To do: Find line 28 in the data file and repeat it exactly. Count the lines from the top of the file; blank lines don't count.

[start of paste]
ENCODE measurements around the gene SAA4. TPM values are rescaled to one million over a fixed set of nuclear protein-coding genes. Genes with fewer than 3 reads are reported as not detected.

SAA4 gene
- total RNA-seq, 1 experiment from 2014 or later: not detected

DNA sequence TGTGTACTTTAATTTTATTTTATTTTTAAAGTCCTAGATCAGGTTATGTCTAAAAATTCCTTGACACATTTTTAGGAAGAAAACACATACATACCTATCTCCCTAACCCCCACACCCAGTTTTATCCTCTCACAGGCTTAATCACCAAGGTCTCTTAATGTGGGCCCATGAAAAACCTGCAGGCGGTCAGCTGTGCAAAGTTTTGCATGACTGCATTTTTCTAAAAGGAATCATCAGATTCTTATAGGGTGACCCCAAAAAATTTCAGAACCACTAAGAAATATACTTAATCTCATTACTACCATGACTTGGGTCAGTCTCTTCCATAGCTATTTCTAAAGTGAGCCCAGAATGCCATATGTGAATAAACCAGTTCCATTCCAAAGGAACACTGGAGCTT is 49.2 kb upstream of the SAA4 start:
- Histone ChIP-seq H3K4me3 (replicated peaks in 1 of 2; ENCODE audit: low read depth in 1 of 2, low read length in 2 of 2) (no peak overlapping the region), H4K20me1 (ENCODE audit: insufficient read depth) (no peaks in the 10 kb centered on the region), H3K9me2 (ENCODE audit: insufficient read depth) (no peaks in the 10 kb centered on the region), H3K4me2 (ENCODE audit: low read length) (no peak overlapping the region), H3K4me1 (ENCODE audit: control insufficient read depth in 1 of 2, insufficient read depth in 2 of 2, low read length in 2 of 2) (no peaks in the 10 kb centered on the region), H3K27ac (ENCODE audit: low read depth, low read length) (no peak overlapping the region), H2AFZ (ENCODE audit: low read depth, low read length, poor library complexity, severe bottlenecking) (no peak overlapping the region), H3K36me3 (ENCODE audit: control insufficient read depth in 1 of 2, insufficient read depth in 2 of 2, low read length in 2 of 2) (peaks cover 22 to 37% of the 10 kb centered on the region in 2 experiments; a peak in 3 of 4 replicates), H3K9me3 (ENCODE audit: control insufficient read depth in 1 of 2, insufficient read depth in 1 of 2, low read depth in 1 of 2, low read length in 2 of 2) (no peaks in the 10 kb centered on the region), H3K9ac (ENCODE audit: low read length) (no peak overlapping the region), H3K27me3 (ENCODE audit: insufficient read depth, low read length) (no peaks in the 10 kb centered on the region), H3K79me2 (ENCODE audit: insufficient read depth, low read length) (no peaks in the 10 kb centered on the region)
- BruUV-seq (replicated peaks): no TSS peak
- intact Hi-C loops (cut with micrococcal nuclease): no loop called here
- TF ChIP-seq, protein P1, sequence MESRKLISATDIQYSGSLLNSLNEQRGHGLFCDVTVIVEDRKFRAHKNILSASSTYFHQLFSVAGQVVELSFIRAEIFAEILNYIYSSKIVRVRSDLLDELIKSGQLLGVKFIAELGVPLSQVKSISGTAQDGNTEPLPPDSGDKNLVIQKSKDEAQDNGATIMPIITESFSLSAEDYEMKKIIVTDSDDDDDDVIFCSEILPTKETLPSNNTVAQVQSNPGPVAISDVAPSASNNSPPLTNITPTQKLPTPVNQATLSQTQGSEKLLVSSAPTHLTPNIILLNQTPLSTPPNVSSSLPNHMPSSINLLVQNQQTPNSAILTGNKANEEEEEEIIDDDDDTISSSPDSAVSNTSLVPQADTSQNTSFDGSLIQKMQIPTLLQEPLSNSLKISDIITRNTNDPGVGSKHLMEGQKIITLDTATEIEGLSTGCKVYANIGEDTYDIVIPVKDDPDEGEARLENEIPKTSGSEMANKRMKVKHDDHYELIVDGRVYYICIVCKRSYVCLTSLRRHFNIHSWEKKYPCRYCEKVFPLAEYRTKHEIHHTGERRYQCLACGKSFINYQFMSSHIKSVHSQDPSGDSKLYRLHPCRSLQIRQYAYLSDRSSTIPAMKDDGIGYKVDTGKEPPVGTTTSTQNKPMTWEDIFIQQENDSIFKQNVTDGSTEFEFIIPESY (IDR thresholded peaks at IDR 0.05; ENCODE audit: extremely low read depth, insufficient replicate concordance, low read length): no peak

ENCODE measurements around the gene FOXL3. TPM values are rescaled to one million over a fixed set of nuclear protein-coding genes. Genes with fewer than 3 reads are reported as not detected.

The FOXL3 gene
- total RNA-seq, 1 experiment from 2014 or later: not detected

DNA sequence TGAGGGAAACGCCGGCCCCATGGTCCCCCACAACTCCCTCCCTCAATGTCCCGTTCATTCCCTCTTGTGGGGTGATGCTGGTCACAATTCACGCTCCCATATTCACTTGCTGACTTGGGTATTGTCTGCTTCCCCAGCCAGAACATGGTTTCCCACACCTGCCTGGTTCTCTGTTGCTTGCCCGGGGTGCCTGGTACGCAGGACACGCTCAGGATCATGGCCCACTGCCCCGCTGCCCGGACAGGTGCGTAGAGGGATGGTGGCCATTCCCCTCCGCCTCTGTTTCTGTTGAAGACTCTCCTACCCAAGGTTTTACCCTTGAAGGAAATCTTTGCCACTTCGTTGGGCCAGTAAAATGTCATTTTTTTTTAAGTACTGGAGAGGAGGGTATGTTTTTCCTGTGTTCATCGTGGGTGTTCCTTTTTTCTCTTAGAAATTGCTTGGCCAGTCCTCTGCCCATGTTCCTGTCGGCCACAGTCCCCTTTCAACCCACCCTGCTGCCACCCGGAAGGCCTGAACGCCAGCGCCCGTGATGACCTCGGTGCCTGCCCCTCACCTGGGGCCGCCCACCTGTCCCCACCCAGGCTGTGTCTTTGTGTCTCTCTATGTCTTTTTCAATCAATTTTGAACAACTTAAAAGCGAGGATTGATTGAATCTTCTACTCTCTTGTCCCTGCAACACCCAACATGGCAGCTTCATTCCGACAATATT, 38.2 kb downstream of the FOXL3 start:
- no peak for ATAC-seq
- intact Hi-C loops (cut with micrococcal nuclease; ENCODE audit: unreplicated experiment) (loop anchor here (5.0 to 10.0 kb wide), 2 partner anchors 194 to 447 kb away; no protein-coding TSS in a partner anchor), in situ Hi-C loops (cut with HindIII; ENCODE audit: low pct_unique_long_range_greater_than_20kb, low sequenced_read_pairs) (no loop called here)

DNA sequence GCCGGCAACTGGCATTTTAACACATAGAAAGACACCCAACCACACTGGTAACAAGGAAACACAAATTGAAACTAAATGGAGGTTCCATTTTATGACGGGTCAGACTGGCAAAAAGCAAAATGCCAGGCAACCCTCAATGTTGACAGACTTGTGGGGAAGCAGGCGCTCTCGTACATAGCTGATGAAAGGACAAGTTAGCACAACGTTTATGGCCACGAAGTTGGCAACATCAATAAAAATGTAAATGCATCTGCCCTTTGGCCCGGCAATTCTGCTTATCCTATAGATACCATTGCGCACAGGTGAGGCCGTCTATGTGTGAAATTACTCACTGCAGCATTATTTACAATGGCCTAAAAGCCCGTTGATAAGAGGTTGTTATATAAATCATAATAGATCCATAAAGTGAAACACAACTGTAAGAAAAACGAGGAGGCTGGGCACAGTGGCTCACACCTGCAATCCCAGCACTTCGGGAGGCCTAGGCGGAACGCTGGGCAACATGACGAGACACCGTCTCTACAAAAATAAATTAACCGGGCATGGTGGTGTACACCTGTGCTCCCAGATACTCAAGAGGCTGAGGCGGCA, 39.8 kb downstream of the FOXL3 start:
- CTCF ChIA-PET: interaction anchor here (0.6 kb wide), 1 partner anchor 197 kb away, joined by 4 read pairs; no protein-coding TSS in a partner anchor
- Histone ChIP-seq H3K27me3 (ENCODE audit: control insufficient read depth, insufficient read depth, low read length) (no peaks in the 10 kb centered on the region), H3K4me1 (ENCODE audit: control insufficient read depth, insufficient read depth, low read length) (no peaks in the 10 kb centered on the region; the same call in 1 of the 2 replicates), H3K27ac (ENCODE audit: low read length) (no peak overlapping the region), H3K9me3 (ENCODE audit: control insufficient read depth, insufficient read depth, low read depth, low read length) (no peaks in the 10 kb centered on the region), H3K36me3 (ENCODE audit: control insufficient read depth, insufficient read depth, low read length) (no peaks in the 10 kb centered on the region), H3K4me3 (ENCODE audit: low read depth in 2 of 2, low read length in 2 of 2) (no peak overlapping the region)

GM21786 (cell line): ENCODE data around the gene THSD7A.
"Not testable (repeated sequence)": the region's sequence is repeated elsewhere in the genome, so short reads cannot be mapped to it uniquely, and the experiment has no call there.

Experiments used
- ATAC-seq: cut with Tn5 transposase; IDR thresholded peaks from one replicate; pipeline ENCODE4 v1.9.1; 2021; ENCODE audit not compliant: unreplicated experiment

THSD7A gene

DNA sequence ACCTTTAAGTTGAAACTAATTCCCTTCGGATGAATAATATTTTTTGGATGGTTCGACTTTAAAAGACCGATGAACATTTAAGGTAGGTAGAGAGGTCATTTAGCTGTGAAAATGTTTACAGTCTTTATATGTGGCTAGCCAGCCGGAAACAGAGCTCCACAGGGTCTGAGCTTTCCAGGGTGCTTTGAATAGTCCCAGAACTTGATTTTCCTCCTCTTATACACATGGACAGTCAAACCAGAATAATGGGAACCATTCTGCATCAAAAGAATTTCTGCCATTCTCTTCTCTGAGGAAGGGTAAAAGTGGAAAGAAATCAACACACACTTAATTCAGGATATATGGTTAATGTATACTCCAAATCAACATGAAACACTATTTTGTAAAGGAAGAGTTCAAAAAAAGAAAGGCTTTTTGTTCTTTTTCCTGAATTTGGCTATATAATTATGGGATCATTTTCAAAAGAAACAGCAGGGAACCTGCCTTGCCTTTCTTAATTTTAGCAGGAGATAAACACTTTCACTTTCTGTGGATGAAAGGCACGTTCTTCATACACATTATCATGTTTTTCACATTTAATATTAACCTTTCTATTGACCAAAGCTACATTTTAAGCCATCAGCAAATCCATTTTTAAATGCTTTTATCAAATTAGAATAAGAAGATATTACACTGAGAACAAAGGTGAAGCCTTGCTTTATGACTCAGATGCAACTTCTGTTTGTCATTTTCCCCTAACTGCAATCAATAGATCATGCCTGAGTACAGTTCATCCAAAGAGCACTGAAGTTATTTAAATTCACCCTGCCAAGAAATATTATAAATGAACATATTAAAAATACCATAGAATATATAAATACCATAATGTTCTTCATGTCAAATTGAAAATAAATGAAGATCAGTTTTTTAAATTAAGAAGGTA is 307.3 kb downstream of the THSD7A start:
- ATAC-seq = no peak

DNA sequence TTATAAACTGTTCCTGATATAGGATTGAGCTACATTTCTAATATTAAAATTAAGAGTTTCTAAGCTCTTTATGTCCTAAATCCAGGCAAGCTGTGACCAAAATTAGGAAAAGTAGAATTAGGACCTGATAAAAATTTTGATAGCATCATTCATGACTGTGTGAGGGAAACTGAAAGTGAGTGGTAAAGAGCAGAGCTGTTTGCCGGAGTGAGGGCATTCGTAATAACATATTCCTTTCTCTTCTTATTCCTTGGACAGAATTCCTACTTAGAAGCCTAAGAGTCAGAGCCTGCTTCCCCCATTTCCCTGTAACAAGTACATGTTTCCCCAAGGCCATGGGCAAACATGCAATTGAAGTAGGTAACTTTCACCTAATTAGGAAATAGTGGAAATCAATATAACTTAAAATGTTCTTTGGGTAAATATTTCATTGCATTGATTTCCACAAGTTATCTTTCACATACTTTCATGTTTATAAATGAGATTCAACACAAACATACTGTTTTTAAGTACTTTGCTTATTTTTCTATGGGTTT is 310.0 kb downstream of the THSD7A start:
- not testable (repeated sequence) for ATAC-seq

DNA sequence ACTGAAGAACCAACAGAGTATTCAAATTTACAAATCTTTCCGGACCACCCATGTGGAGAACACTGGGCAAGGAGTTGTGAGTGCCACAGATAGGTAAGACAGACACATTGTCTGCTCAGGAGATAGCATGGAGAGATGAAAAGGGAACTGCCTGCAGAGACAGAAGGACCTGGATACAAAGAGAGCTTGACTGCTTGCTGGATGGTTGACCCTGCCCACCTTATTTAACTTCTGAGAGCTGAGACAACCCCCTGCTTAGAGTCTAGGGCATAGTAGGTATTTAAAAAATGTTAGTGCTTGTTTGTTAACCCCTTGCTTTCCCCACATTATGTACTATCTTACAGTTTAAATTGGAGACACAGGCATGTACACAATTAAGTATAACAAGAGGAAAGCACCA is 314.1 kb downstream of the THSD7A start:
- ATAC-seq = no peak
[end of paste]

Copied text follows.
- ATAC-seq = no peak